Is Laser Hair Removal Safe?

Background on the Safety of Laser Hair Removal

Over the years, there have been countless patients with concerns over the safety of laser hair removal. Some patients hear the word “laser” and immediately wonder, “does it increase risk of cancer?” or “can it cause damage to my organs?” The short answer is, no, laser hair removal does not cause cancer, nor does it cause any damage to organs.

According to the National Laser Institute, in 2018 over 1.1 million laser hair removal procedures were performed in America, landing this treatment in the top five among all minimally-invasive cosmetic procedures performed in the U.S. While laser hair removal is widely considered a safe procedure, there are some risks of side effects that can vary given a patient’s skin type, hair color, treatment plan and adherence to pre- and post-treatment care1.

Is Laser Hair Removal Safe?

Potential Complications from Laser Hair Removal


The most common complication from laser hair removal is hyperpigmentation. Hyperpigmentation is the temporary darkening of the skin. This can occur in patients with lighter skin tones that have had sun exposure and their skin is tan.

Hyperpigmentation is less common in darker skin types. Hyperpigmentation is not a burn and it does not last. It usually resolves on its own over the course of several days.  In rare instances it can last several months, but that is extremely rare.

We will not treat people whose immune systems are compromised due to use of various strong medications like those given post organ transplant or for cancer treatment. We take a medical history on each and every patient to look for any medications and/or past medical issues that may affect the laser hair removal process.

Expunging Myths of Laser Hair Removal Safety

It Doesn’t Damage Underarm Sweat Glands/Lymph Nodes

A common question that gets asked regarding laser hair removal for the underarm area is whether or not damage can be done to the sweat glands or lymph nodes. Hair follicles are located very superficially under the skin, just a few millimeters under the skin. Lymph nodes and sweat glands, however, are located much deeper and the lasers depth of penetration is too short to reach them.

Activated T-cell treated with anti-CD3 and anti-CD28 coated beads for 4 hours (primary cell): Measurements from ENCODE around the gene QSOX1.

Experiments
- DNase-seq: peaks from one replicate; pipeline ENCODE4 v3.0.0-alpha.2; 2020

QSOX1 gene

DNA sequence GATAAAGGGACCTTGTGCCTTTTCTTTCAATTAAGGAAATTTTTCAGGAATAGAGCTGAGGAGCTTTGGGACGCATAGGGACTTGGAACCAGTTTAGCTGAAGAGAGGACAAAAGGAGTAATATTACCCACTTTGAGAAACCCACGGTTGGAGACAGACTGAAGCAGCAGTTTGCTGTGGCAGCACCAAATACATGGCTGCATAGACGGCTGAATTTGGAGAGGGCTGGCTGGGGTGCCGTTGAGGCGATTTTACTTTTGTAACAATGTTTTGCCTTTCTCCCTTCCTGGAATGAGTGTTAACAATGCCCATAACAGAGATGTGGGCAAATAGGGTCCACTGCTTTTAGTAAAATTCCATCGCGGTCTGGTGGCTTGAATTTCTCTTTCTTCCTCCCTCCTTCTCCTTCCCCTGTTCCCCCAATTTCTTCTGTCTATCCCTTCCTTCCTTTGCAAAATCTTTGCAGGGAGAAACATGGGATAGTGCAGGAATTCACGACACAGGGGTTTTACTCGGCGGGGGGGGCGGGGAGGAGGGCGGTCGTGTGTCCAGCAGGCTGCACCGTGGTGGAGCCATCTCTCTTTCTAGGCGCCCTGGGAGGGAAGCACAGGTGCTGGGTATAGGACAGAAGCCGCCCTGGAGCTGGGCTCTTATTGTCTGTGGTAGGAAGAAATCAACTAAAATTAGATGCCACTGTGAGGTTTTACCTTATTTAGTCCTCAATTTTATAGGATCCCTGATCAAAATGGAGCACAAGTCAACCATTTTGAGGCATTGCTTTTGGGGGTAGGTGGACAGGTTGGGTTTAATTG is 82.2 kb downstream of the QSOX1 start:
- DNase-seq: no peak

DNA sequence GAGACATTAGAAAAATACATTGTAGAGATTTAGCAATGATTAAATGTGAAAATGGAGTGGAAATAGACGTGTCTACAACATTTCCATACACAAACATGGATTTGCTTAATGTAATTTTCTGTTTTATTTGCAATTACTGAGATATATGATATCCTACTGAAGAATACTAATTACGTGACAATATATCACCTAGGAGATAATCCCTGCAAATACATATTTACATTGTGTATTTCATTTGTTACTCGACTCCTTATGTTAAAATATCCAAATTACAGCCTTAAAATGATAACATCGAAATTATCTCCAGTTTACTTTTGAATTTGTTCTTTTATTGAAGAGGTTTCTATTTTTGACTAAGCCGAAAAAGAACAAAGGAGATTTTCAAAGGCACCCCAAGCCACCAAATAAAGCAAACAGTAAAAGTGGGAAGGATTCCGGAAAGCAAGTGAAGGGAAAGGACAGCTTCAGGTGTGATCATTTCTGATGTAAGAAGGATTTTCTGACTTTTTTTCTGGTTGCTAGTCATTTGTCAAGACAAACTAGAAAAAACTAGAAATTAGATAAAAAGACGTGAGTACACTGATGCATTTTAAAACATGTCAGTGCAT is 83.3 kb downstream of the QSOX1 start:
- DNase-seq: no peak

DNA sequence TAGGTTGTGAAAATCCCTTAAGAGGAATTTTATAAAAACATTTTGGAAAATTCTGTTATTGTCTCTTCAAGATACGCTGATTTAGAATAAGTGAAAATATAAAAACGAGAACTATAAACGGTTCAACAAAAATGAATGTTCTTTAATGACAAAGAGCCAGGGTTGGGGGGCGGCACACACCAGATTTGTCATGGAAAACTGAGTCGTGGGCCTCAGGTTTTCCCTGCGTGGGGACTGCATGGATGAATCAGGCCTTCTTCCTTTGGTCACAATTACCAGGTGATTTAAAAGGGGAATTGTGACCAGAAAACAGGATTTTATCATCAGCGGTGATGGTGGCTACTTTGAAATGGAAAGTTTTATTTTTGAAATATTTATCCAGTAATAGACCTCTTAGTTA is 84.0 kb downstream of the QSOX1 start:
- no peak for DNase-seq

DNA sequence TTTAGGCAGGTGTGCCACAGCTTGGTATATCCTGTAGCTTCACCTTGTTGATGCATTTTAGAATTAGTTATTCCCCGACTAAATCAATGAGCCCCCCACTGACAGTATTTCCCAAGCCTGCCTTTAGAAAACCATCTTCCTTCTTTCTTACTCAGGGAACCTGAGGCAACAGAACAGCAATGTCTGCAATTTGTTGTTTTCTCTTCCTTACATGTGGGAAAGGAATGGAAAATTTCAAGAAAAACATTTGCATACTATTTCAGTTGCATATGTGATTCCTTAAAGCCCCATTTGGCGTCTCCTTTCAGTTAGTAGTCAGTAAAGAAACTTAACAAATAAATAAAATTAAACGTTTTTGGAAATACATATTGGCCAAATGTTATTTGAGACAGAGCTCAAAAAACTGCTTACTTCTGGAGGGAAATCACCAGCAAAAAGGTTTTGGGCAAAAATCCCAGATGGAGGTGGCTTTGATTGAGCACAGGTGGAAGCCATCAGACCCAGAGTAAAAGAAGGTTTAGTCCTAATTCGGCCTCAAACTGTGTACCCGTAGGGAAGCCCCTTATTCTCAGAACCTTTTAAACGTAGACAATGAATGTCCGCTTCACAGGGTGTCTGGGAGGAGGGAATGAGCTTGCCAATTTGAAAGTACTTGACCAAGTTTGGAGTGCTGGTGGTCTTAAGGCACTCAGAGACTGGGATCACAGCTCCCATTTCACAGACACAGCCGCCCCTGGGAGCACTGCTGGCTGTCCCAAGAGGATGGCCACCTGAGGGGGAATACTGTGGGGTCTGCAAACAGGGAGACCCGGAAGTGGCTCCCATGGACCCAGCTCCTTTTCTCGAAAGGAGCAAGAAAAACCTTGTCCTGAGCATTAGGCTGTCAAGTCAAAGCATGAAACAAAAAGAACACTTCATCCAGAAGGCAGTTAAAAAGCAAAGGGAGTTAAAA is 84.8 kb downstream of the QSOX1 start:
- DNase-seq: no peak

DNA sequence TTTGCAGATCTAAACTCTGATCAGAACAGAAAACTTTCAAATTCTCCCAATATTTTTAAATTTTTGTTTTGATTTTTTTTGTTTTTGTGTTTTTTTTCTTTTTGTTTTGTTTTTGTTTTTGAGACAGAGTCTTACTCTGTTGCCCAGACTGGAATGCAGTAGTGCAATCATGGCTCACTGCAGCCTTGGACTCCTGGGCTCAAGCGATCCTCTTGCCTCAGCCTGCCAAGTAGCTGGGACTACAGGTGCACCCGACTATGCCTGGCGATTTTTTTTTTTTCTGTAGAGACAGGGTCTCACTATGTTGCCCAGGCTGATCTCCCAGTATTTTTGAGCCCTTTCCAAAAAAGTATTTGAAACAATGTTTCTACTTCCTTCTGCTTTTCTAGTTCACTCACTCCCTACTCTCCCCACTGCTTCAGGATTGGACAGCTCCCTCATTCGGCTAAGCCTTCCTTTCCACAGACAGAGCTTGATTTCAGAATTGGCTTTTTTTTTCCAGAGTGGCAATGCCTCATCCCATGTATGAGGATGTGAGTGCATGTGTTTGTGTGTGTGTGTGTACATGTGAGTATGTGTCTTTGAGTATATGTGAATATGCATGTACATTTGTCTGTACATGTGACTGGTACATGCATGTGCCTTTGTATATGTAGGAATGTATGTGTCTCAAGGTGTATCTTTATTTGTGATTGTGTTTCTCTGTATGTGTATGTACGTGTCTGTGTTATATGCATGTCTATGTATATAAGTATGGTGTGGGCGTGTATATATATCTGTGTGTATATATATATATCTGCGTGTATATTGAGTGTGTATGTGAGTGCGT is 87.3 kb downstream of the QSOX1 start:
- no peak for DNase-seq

No Studies Have Shown Laser Hair Removal Causes Cancer

Patients have also inquired if laser hair removal causes cancer. To date, there are no studies showing a cause and effect relationship between laser hair removal and skin cancer. There are Radiation Physics Societies that have websites indicating that laser hair removal is a perfectly safe procedure.

Laser Hair Removal Doesn’t Damage Reproductive Organs

Women have asked if having laser hair removal on the bikini area can damage reproductive organs. Again, the answer is no. While we prefer not to treat pregnant women; The American College of Obstetrics and Gynecology published a paper indicating it is safe to have laser hair removal during pregnancy and that it will have no effect on the baby.

Experience & Training Matters

There is no shortage of facilities offering laser hair removal. When deciding where to go for laser hair removal treatments, always know who will be performing the procedure, their experience and in the event there is an issue, who would be able to provide support.

Patients should be treated by a trained medical professional who has a Cosmetic Laser License from the Georgia Medical Board. These practitioners know what type of laser and settings to use on certain skin types, so that it is both safe and effective.

At WIFH, all of our medical professionals are licensed laser practitioners. Dr. Cox oversees each and every patient’s treatment and monitors his or her progress. He makes himself available to every patient in case there is ever a question or concern.

When researching laser hair removal services, it’s important that patients make sure to:

  • work with a laser operator who is a licensed laser practitioner, medically trained, fully qualified, and has extensive laser hair removal experience.
  • know who will be available to provide support if needed, in the event that the patient experiences an issue,
  • understand what laser device is being used and that it is safe for the patient’s skin type.
  • read reviews.
1. Nanni, CA., Alster, TS. (1999). Laser-assisted hair removal: side effects of Q-switched Nd:YAG, long-pulsed ruby, and alexandrite lasers. Journal of the American Academy of Dermatology, 1999 Aug;41(2 Pt 1):165-71.

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